This paper is founded on a close reading of Kant’s Opus Postumum in order both to explore the essential motivation that drove Kant to write a last comprehensive magnum opus and, by doing so, to show the essential link between his aesthetics and the idea of Übergang, the title of this last work. For this work contains not only his dynamical theory of matter defining motion as preliminary to the notions of space and time, and the advanced version of his (...)
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  17. The Sublime, The Event And Graffiti.Connell Vaughan - 2010 - Postgraduate Journal of Aesthetics 7 (2):50-61.
    Through the idea of the sublime, Kant articulated a type of aesthetic judgement whereby one experiences the limits of cognition and representation. The result of this, for Kant, is the demonstration and cultivation of our moral nature. Lyotard reframes the idea of the sublime in terms of post-modernity through his development of the idea of the event. The experience of the event is roughly equivalent to the experience of the sublime. Crucially though, the experience of the event, unlike the sublime, (...)
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  18. Art, Terrorism and the Negative Sublime.Arnold Berleant - 2009 - Contemporary Aesthetics 7.
    The range of the aesthetic has expanded to cover not only a wider range of objects and situations of daily life but also to encompass the negative. This includes terrorism, whose aesthetic impact is central to its use as a political tactic. The complex of positive and negative aesthetic values in terrorism are explored, introducing the concept of the sublime as a negative category to illuminate the analysis and the distinctive aesthetic of terrorism.
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  19. Crowther and the Kantian Sublime in Art.C. E. Emmer - 2008 - In Valerio Rohden, Ricardo R. Terra & Guido A. de Almeida (eds.), Recht und Frieden in der Philosophie Kants, Akten des X. Internationalen Kant-Kongresses. Walter de Gruyter.
    Paul Crowther, in his book, The Kantian Sublime (1989), works to reconstruct Kant's aesthetics in order to make its continued relevance to contemporary aesthetic concerns more visible. The present article remains within the area of Crowther's "cognitive" sublime, to show that there is much space for expanding upon Kantian varieties of the sublime, particularly in art.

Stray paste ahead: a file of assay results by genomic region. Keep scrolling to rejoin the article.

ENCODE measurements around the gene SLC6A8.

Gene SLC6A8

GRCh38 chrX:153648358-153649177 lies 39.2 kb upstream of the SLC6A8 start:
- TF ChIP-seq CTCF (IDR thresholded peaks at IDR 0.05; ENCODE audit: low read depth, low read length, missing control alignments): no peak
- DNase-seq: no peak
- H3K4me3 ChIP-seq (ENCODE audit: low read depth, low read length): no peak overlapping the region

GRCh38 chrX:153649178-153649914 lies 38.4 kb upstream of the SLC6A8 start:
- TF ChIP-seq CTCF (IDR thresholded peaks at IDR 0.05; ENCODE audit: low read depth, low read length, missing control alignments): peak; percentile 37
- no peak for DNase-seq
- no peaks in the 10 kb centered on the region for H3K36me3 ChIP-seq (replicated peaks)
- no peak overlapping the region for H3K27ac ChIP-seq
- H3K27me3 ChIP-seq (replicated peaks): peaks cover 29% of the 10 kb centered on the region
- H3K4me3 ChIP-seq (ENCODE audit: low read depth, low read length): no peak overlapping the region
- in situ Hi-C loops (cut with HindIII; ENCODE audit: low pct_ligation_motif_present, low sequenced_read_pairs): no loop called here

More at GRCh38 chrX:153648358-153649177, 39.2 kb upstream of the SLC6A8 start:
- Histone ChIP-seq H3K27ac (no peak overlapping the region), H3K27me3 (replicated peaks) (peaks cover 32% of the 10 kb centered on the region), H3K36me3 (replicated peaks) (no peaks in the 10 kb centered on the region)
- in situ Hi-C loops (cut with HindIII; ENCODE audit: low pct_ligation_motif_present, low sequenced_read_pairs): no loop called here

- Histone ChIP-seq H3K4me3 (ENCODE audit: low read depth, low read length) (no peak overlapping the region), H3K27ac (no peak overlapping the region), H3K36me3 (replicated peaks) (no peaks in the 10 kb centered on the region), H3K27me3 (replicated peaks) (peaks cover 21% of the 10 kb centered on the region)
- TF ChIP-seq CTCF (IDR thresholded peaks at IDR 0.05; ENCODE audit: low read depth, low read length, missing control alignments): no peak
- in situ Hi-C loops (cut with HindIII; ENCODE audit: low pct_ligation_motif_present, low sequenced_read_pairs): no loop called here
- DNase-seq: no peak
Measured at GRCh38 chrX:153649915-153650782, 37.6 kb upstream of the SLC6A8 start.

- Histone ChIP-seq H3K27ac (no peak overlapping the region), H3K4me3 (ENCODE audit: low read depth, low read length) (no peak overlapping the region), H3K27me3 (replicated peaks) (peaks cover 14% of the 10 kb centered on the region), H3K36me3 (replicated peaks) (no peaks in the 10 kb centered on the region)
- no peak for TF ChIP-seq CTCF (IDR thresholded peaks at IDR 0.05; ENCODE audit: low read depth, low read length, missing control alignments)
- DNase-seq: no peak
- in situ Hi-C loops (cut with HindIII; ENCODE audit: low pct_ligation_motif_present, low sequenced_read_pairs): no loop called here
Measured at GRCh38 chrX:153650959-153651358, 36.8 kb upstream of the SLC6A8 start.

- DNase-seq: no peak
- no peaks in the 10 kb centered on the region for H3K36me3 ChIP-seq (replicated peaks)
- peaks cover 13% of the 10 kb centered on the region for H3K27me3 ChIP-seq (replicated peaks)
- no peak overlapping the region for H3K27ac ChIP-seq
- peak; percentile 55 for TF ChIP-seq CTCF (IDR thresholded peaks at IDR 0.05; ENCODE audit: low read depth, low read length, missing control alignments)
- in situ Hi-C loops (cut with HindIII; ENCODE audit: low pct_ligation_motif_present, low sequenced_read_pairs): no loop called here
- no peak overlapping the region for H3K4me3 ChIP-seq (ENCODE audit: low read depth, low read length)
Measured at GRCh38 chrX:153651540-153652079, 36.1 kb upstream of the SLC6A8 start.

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  20. Il Sublime Romantico: Storia di Un Concetto Sommerso.Giovanna Pinna - 2007 - Centro Internazionale Studi di Estetica.
    That there is a connection between Romanticism and the sublime seems obvious, and it is indeed evident in the poetic, artistic, and musical production of European Romanticism as a whole. The sublime, as tension toward infinity, as elevation of the soul, and as experience of the absolute in nature, constitutes undoubtedly one of the characterizing features of the poetics of Romanticism. Much less known, however, is the theoretical reflection on the concept of the sublime, and in fact scholarship on the (...)
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  21. Simulating the Unpresentable and the Sublime.Jung-In Kwon - 2005 - Analecta Husserliana 88.
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  22. The Sublime Aesthetic And Nineteenth-Century Representations Of The Victoria Falls.John Mcaleer - 2004 - Postgraduate Journal of Aesthetics 1 (3).
    Recent academic fashions have posited visual images of colonial landscape space as forming part of a network of intellectual influences that promoted both a culture of imperialism and an imperial culture in the nineteenth century. Frequently these analyses concentrate on constructing an overarching socio-political interpretation into which to place this art, thereby ignoring the influence of artistic and aesthetic theory in the creation, assessment and reception of these images.
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  23. Lo sguardo a picco: Sul sublime in Filostrato.Filippo Fimiani - 2002 - Studi di Estetica 26:147-170.
    This paper is dedicated to the Εἰκόνες of the two Philostrati and to the Ἐκφράσεις of Callistratus, that is to say to three Greek works that bear important witness to the genre of art criticism in Antiquity and which concern both literary history and the history of art. The first series of Εἰκόνες is the work of Philostratus the Elder (2nd-3rd century AD) and comprises sixty-five descriptions of paintings with mythological subjects, which the author assures us he has seen in (...)
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  24. Sublimity and Human Works: Kant on Tragedy and War.Gene Fendt - 1995 - Proceedings of the Eighth International Kant Congress 2:509-517.
    Kant admits that there are two kinds of human works that have something sublime about them, the work of the poet, e.g., tragedy, and the work of the politician, i.e., war. This paper will explore Kant's reasoning about the sublime element in these two human works.